I've been talked into giving a lecture on the natural remedies found in this part of Turkey and this has had me going through all my old posts looking for inspiration. I was surprised to find a few that I'd written, but never posted. It's always a nice surprise to find a ready-made blog post that only needs a bit of updating.
St John's Wort - Kantaron
If you walk around any rural market in this area, you will see plastic water bottles filled with a red or burgundy coloured oil. If you ask what it is you'll be told "Kantaron" or Kantron" and this will be accompanied by a mime of rubbing an arm or face. The bottle will set you back between 7 and 10 TL and I suggest you purchase a supply for your medicine cupboard. What you are actually buying is a tincture of St John's Wort, which for centuries has been a renown cure-all. In ancient times it was hung over front doors to ward off evil and disease. In Germany it is medically accepted as an effective treatment for depression and in Turkey it is used to cure boils, burns, cuts, cold sores, piles, insect bites. muscle pain and ear-ache. My fellow blogger Ayak, was sold some by a pharmacist to treat a dog bite and she was impressed at its curative properties. It is clinically proven to be anti-bacterial and anti-inflammatory. It is also undergoing trials to see if it is effective in treating age-related memory loss, and tests on mice are positive so far. (Do mice have problems remembering where they left their keys?) It is also traditionally used in some countries, (but not here) to reduce cravings for alcohol.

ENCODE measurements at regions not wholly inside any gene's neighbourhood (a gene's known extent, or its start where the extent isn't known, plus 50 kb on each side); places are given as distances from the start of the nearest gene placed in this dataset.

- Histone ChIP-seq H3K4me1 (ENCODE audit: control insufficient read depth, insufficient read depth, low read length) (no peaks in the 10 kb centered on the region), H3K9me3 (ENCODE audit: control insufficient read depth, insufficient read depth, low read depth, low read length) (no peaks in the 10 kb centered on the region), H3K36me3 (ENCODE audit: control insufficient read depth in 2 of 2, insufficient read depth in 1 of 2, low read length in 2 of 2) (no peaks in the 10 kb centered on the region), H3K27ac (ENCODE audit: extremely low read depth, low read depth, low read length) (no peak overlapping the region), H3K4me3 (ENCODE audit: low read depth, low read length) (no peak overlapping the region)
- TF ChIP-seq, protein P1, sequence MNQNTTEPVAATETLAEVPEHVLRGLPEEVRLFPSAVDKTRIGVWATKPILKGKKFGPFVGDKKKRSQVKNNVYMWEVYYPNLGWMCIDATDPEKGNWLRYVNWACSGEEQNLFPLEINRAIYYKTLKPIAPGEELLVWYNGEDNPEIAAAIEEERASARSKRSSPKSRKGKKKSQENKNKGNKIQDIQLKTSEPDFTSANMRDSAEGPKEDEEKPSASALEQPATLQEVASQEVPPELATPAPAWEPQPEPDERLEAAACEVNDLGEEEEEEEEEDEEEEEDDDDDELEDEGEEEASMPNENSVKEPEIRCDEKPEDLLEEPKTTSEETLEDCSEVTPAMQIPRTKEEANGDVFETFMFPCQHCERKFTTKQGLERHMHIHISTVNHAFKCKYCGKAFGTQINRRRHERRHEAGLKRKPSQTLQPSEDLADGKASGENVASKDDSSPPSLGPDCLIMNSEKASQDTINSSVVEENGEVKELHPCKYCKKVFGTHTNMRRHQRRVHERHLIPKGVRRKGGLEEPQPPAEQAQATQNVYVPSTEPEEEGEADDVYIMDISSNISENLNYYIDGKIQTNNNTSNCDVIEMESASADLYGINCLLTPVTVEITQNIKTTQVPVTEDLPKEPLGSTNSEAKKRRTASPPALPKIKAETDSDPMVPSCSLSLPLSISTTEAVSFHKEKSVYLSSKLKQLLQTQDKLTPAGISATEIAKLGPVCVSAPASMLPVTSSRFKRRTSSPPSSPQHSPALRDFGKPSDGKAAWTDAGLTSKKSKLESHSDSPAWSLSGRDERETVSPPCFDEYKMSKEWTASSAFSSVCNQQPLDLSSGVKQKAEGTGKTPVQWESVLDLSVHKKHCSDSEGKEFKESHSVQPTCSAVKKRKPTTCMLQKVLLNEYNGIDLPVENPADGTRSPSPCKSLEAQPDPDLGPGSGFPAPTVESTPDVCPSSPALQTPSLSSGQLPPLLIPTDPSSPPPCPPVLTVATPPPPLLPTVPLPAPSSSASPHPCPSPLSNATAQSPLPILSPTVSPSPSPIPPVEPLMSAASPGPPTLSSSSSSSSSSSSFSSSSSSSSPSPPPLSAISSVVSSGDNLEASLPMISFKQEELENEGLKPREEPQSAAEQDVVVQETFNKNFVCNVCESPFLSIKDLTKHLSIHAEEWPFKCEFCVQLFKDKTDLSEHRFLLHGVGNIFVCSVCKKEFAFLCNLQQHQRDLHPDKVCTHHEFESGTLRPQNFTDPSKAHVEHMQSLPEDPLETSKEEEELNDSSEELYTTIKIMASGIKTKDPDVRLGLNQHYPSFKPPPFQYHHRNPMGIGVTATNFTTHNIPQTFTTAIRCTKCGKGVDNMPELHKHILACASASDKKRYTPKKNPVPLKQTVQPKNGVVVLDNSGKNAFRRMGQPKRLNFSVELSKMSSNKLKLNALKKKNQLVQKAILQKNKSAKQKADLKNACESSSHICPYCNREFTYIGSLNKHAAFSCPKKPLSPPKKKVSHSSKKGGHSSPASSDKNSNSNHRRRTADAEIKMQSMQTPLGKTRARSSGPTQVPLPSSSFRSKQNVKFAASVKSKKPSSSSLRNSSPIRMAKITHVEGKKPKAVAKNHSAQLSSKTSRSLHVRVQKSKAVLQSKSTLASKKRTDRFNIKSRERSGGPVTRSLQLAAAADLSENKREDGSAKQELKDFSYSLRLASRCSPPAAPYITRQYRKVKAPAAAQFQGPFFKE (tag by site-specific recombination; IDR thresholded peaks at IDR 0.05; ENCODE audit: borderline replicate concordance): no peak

It has its drawback backs though. It interacts with many commonly taken drugs, so should never be used if you are taking prescribed medicine without first checking with your doctors, especially if you are taking anti-depressants. It also makes skin sensitive to sunlight, so if using it you have to keep well in the shade. It is poisonous to cattle, but the effects of the poison are reduced if the animals are kept out of the sun.
It is a common weed, so now you've seen the picture, you will notice it everywhere, especially in Spring. To make the tincture, either the buds of the plant or the seed pods are collected and put in jars for 24 hours, then olive oil is poured on top and the jars left in the sun for 6 to 8 weeks. The resulting red liquid is then strained into bottles. The whole plant is often pulled up and dried and used as tea, and in other countries, 40 grams of flowers are infused in 1 litre of wine, left for a month, strained and sweetened and 2 tablespoons are taken daily as a pick-me-up!
The more I research local remedies, the more I find that are backed up by scientific studies. It's a fascinating subject.